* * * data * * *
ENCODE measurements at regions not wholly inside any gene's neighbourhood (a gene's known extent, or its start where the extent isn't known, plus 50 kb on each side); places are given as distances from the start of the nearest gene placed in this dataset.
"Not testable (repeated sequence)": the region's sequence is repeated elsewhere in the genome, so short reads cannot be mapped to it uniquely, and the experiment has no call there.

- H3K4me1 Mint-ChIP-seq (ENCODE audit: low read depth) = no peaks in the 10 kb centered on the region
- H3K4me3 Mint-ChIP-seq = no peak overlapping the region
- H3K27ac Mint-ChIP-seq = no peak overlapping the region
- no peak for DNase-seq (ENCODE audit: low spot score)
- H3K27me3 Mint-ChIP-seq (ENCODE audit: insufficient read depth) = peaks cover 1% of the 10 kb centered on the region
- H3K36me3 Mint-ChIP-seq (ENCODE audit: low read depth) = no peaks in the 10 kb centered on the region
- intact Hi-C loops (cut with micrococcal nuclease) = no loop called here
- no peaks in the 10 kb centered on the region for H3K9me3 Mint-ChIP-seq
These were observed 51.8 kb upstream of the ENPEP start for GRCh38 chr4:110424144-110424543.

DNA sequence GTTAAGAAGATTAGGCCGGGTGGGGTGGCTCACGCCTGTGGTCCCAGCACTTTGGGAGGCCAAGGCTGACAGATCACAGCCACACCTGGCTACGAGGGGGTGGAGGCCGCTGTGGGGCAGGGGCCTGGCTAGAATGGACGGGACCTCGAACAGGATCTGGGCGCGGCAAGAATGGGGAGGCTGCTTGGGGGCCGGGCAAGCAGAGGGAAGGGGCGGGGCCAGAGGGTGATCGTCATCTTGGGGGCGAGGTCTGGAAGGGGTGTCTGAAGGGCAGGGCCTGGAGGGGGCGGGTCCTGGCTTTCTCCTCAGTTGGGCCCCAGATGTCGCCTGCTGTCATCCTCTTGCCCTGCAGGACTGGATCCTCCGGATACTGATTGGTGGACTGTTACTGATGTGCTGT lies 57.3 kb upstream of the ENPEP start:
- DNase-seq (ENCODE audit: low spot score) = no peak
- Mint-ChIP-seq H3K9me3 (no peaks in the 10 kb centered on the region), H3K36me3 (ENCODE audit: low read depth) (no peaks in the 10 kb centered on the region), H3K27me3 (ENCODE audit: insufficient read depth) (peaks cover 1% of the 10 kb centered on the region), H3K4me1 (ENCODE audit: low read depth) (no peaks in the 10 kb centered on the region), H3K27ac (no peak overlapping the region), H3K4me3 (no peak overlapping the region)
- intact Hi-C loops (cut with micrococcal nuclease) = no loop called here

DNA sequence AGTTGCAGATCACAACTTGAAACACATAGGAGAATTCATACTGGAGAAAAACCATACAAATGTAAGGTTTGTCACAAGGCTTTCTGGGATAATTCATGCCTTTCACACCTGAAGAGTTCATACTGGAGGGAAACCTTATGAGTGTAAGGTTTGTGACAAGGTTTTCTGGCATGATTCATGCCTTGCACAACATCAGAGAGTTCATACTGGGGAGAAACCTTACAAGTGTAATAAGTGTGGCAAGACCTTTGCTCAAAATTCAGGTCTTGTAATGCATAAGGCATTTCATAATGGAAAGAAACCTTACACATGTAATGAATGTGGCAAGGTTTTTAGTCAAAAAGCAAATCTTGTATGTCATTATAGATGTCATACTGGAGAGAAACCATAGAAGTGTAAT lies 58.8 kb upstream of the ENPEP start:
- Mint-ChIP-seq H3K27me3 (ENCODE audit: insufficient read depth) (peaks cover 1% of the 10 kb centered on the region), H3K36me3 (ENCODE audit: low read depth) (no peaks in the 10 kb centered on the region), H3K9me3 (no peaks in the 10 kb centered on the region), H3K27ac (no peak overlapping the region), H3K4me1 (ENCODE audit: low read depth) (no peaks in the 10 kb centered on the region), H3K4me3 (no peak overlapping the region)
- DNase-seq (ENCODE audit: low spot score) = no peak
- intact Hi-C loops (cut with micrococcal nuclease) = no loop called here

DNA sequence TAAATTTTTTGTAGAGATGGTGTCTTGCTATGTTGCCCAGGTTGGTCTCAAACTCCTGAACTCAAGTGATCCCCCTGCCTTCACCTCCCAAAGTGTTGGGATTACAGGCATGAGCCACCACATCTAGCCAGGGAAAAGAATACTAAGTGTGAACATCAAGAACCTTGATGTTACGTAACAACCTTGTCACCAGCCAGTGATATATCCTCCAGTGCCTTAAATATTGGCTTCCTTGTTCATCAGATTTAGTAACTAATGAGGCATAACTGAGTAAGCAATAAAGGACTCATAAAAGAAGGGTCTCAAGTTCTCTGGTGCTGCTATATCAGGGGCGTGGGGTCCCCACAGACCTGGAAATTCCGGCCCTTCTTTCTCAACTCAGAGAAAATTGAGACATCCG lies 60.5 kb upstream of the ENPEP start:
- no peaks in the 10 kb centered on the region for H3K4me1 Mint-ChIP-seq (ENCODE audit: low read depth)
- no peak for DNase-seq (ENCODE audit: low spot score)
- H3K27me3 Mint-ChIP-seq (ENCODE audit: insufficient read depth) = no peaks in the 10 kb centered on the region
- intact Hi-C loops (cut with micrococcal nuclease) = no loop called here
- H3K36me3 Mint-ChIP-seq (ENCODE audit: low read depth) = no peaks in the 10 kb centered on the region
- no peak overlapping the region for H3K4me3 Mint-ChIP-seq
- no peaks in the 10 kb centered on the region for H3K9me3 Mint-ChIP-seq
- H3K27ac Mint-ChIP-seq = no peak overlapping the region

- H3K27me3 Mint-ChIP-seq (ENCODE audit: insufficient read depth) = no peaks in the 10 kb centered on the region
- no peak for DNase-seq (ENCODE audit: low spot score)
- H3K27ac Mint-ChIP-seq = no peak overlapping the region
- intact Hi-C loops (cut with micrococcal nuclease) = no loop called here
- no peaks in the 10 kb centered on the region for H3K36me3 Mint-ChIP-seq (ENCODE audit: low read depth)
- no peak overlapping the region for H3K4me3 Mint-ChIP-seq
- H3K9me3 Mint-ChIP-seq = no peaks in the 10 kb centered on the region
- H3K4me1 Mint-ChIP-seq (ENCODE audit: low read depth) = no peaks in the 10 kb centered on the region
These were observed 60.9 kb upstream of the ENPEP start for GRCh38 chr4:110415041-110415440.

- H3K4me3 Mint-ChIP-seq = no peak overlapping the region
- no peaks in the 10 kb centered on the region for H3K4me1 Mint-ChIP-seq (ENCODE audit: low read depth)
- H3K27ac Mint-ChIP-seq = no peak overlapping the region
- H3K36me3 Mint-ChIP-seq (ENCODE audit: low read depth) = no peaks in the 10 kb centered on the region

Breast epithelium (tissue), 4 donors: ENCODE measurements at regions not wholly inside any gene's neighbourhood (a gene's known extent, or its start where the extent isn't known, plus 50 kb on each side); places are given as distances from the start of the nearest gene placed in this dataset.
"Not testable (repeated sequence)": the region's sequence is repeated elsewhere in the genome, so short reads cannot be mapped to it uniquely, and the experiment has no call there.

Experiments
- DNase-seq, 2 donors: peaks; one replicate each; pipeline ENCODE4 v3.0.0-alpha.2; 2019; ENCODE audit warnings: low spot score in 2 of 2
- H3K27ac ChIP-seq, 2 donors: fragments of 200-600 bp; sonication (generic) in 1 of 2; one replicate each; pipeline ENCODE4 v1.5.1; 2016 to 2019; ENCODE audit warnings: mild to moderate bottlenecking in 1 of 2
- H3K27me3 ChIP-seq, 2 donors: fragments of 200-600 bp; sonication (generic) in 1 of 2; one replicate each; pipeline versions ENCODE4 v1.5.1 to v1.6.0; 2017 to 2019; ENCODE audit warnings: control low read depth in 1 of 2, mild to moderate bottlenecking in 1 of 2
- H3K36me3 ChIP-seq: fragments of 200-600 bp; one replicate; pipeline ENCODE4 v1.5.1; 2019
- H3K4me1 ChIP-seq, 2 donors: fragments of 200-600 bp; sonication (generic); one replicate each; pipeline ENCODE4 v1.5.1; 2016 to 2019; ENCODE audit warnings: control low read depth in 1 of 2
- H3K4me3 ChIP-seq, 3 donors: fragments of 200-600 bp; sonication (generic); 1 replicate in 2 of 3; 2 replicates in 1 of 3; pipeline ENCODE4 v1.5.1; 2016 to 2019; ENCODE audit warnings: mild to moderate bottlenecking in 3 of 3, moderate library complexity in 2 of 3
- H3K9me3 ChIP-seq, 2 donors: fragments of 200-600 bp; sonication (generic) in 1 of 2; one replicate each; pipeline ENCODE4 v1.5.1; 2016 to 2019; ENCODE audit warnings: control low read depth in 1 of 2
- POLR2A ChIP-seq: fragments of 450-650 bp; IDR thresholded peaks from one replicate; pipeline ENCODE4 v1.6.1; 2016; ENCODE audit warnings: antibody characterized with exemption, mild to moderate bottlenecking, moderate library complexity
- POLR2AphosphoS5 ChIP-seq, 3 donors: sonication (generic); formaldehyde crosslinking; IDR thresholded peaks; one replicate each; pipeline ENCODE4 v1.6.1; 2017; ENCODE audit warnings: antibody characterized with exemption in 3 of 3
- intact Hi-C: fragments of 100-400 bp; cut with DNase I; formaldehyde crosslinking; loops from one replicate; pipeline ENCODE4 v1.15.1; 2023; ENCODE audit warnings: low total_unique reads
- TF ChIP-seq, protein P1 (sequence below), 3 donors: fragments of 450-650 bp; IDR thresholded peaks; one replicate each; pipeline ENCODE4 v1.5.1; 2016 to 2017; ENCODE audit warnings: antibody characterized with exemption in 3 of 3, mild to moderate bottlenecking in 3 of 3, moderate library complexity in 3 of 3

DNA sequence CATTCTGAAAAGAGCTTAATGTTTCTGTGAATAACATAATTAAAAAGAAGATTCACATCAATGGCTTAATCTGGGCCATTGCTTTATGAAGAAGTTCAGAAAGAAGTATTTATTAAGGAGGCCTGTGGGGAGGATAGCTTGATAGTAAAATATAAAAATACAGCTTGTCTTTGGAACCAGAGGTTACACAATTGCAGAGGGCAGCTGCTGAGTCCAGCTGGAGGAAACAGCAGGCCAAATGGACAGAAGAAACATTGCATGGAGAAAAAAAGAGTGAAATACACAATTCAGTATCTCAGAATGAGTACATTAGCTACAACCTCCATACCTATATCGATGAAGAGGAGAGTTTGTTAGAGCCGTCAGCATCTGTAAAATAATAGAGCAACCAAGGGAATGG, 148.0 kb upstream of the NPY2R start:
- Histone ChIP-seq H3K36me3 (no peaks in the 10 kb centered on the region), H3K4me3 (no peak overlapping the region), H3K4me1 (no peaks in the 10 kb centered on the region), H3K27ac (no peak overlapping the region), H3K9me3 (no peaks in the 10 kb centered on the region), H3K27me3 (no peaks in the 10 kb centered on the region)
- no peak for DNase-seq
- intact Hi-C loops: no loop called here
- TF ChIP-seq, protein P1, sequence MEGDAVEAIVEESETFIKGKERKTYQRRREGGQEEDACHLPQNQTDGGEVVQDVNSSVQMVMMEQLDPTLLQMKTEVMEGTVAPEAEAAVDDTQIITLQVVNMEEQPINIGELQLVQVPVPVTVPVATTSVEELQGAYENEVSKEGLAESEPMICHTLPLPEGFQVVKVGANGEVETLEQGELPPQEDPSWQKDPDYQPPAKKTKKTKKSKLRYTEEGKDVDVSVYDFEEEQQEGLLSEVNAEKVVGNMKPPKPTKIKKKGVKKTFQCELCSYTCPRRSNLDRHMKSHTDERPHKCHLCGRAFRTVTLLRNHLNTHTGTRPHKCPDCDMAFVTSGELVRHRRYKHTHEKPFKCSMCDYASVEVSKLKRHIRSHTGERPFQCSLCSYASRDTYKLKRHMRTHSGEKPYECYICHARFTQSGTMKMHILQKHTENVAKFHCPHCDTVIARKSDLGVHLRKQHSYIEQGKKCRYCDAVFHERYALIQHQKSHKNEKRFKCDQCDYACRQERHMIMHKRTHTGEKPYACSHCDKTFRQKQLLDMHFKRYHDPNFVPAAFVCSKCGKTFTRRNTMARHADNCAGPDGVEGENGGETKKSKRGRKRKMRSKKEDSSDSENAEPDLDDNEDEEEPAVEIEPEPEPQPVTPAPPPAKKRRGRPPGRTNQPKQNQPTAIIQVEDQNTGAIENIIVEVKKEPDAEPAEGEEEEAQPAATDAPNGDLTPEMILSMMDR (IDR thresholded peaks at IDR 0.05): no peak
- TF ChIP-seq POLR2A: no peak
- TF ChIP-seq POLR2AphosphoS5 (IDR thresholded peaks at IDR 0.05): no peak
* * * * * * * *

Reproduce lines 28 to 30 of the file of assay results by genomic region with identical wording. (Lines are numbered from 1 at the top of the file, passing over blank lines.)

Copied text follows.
- H3K27ac Mint-ChIP-seq = no peak overlapping the region

- H3K27me3 Mint-ChIP-seq (ENCODE audit: insufficient read depth) = no peaks in the 10 kb centered on the region
- no peak for DNase-seq (ENCODE audit: low spot score)